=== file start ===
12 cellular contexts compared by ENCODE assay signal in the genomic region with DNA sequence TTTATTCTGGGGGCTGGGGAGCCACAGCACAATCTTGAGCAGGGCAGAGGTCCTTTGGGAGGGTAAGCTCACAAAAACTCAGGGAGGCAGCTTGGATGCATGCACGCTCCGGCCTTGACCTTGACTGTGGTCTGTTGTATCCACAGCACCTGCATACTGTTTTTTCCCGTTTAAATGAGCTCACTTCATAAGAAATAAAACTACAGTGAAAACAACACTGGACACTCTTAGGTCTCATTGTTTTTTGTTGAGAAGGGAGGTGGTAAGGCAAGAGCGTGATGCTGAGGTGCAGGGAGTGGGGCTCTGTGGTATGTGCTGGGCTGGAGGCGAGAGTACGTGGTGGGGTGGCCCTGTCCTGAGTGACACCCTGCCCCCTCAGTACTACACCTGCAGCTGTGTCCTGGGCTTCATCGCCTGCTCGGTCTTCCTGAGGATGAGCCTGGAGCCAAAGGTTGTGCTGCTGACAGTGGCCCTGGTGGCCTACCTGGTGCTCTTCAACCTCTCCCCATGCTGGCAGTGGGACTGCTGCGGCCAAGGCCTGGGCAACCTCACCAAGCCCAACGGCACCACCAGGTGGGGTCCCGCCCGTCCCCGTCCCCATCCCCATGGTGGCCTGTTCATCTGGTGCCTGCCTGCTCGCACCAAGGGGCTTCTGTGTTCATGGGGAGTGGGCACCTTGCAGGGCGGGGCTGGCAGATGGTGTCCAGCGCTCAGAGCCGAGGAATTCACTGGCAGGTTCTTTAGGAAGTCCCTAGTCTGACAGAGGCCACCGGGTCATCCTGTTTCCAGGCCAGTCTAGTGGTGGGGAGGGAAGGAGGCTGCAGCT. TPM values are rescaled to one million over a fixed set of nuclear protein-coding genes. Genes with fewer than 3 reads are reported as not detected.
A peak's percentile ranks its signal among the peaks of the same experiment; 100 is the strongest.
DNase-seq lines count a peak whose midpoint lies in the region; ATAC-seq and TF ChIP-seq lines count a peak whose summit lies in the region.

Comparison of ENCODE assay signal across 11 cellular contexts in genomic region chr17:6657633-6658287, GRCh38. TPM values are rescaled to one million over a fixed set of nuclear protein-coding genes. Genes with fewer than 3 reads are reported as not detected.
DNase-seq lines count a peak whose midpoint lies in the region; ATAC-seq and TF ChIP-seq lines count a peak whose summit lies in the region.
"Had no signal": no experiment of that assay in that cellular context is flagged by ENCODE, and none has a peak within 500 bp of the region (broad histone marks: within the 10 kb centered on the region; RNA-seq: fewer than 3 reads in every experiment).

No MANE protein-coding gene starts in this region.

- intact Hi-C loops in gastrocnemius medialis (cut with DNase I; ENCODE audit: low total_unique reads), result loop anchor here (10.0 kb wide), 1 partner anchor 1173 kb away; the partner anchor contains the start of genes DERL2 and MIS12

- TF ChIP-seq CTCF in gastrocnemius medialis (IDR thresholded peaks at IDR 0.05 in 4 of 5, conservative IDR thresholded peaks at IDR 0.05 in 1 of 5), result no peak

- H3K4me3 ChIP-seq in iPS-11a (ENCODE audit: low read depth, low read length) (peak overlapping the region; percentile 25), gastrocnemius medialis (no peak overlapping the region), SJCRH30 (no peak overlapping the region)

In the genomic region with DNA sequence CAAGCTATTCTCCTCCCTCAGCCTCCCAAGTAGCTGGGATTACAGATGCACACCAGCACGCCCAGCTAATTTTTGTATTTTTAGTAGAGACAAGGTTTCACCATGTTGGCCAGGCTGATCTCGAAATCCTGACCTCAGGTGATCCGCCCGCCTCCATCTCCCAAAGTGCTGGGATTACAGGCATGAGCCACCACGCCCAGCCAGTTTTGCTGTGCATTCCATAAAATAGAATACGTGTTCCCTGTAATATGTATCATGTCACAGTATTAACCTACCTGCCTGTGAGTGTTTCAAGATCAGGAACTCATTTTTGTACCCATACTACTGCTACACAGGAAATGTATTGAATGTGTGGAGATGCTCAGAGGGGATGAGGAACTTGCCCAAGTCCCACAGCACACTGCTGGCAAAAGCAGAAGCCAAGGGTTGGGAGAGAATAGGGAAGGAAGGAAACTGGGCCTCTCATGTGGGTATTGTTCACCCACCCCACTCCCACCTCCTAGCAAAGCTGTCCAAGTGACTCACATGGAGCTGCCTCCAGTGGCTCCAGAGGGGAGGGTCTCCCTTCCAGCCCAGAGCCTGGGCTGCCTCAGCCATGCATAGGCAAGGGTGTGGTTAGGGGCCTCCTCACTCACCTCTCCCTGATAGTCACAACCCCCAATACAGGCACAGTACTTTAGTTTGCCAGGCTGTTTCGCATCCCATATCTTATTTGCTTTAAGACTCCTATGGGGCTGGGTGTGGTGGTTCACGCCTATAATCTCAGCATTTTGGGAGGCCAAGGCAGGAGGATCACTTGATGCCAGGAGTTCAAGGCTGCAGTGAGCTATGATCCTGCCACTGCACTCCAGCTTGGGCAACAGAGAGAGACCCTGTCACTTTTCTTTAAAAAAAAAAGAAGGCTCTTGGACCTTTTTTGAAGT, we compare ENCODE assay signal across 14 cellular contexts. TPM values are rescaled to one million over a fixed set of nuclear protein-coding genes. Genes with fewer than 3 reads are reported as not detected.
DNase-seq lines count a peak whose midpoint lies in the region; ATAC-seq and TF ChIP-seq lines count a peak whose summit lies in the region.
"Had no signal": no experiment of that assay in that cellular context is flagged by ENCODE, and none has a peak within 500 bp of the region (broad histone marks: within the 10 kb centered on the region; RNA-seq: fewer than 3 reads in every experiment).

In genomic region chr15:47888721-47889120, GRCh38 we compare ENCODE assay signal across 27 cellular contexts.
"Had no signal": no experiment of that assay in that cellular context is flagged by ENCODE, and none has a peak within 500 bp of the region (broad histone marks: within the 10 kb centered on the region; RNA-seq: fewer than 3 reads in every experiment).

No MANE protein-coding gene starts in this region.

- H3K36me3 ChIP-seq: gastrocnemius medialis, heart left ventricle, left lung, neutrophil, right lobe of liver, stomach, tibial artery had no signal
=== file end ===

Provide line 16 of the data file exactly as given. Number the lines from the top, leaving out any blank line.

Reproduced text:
No MANE protein-coding gene starts in this region.